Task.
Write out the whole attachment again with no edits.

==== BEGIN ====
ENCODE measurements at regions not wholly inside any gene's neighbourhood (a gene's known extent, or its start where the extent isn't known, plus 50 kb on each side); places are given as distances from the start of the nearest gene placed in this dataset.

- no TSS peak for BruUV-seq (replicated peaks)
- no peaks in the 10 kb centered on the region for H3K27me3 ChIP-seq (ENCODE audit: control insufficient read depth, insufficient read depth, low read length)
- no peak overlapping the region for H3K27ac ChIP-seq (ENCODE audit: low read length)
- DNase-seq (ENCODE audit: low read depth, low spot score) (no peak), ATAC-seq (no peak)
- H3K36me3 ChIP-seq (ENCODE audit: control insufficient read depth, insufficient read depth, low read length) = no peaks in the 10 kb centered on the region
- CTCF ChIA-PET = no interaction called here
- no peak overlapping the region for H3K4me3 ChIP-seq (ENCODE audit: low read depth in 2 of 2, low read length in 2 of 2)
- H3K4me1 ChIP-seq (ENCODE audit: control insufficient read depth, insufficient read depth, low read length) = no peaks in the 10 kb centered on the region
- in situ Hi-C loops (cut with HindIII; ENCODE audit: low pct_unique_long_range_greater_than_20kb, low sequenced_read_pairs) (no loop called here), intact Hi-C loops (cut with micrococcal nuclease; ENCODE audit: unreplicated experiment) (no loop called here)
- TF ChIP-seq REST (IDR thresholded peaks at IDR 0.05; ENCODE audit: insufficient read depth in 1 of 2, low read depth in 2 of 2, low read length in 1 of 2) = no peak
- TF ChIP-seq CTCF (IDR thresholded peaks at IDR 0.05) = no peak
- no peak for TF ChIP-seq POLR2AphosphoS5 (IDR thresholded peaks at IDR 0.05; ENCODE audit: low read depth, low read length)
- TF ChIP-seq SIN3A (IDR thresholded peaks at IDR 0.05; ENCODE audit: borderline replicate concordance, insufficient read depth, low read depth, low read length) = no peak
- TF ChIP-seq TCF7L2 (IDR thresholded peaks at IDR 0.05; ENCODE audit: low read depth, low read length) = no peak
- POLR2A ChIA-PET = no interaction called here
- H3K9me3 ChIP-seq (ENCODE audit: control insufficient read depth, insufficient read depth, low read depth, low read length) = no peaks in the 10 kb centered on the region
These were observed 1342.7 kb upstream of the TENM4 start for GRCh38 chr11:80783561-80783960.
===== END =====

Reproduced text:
ENCODE measurements at regions not wholly inside any gene's neighbourhood (a gene's known extent, or its start where the extent isn't known, plus 50 kb on each side); places are given as distances from the start of the nearest gene placed in this dataset.

- no TSS peak for BruUV-seq (replicated peaks)
- no peaks in the 10 kb centered on the region for H3K27me3 ChIP-seq (ENCODE audit: control insufficient read depth, insufficient read depth, low read length)
- no peak overlapping the region for H3K27ac ChIP-seq (ENCODE audit: low read length)
- DNase-seq (ENCODE audit: low read depth, low spot score) (no peak), ATAC-seq (no peak)
- H3K36me3 ChIP-seq (ENCODE audit: control insufficient read depth, insufficient read depth, low read length) = no peaks in the 10 kb centered on the region
- CTCF ChIA-PET = no interaction called here
- no peak overlapping the region for H3K4me3 ChIP-seq (ENCODE audit: low read depth in 2 of 2, low read length in 2 of 2)
- H3K4me1 ChIP-seq (ENCODE audit: control insufficient read depth, insufficient read depth, low read length) = no peaks in the 10 kb centered on the region
- in situ Hi-C loops (cut with HindIII; ENCODE audit: low pct_unique_long_range_greater_than_20kb, low sequenced_read_pairs) (no loop called here), intact Hi-C loops (cut with micrococcal nuclease; ENCODE audit: unreplicated experiment) (no loop called here)
- TF ChIP-seq REST (IDR thresholded peaks at IDR 0.05; ENCODE audit: insufficient read depth in 1 of 2, low read depth in 2 of 2, low read length in 1 of 2) = no peak
- TF ChIP-seq CTCF (IDR thresholded peaks at IDR 0.05) = no peak
- no peak for TF ChIP-seq POLR2AphosphoS5 (IDR thresholded peaks at IDR 0.05; ENCODE audit: low read depth, low read length)
- TF ChIP-seq SIN3A (IDR thresholded peaks at IDR 0.05; ENCODE audit: borderline replicate concordance, insufficient read depth, low read depth, low read length) = no peak
- TF ChIP-seq TCF7L2 (IDR thresholded peaks at IDR 0.05; ENCODE audit: low read depth, low read length) = no peak
- POLR2A ChIA-PET = no interaction called here
- H3K9me3 ChIP-seq (ENCODE audit: control insufficient read depth, insufficient read depth, low read depth, low read length) = no peaks in the 10 kb centered on the region
These were observed 1342.7 kb upstream of the TENM4 start for GRCh38 chr11:80783561-80783960.